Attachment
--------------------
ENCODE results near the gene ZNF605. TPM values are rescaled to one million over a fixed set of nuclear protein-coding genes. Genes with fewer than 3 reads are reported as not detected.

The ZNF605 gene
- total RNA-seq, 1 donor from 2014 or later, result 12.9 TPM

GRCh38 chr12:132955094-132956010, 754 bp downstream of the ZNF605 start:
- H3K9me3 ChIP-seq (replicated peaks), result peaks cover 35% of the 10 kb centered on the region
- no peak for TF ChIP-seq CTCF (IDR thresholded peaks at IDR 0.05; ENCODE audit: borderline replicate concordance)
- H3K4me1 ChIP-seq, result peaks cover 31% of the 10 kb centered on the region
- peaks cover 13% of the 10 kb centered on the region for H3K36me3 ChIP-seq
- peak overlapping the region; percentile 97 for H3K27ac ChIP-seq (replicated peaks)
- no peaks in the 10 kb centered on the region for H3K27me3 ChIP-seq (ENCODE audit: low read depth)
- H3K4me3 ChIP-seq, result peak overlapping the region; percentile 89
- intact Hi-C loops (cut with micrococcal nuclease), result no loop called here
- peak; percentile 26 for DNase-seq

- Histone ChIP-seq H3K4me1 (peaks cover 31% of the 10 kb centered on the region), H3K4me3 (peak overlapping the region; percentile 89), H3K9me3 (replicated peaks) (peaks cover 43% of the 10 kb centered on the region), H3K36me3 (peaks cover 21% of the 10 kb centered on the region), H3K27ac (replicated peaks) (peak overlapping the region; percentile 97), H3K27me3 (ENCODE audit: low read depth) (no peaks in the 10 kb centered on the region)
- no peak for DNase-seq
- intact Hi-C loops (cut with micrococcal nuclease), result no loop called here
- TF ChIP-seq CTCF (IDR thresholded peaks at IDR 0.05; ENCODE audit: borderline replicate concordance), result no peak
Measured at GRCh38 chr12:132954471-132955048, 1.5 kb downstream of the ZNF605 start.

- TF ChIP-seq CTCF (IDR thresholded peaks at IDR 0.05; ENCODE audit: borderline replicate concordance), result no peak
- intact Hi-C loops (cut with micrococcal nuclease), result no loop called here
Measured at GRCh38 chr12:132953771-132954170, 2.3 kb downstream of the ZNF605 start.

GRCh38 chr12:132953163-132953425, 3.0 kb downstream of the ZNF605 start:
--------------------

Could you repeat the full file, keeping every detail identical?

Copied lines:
ENCODE results near the gene ZNF605. TPM values are rescaled to one million over a fixed set of nuclear protein-coding genes. Genes with fewer than 3 reads are reported as not detected.

The ZNF605 gene
- total RNA-seq, 1 donor from 2014 or later, result 12.9 TPM

GRCh38 chr12:132955094-132956010, 754 bp downstream of the ZNF605 start:
- H3K9me3 ChIP-seq (replicated peaks), result peaks cover 35% of the 10 kb centered on the region
- no peak for TF ChIP-seq CTCF (IDR thresholded peaks at IDR 0.05; ENCODE audit: borderline replicate concordance)
- H3K4me1 ChIP-seq, result peaks cover 31% of the 10 kb centered on the region
- peaks cover 13% of the 10 kb centered on the region for H3K36me3 ChIP-seq
- peak overlapping the region; percentile 97 for H3K27ac ChIP-seq (replicated peaks)
- no peaks in the 10 kb centered on the region for H3K27me3 ChIP-seq (ENCODE audit: low read depth)
- H3K4me3 ChIP-seq, result peak overlapping the region; percentile 89
- intact Hi-C loops (cut with micrococcal nuclease), result no loop called here
- peak; percentile 26 for DNase-seq

- Histone ChIP-seq H3K4me1 (peaks cover 31% of the 10 kb centered on the region), H3K4me3 (peak overlapping the region; percentile 89), H3K9me3 (replicated peaks) (peaks cover 43% of the 10 kb centered on the region), H3K36me3 (peaks cover 21% of the 10 kb centered on the region), H3K27ac (replicated peaks) (peak overlapping the region; percentile 97), H3K27me3 (ENCODE audit: low read depth) (no peaks in the 10 kb centered on the region)
- no peak for DNase-seq
- intact Hi-C loops (cut with micrococcal nuclease), result no loop called here
- TF ChIP-seq CTCF (IDR thresholded peaks at IDR 0.05; ENCODE audit: borderline replicate concordance), result no peak
Measured at GRCh38 chr12:132954471-132955048, 1.5 kb downstream of the ZNF605 start.

- TF ChIP-seq CTCF (IDR thresholded peaks at IDR 0.05; ENCODE audit: borderline replicate concordance), result no peak
- intact Hi-C loops (cut with micrococcal nuclease), result no loop called here
Measured at GRCh38 chr12:132953771-132954170, 2.3 kb downstream of the ZNF605 start.

GRCh38 chr12:132953163-132953425, 3.0 kb downstream of the ZNF605 start: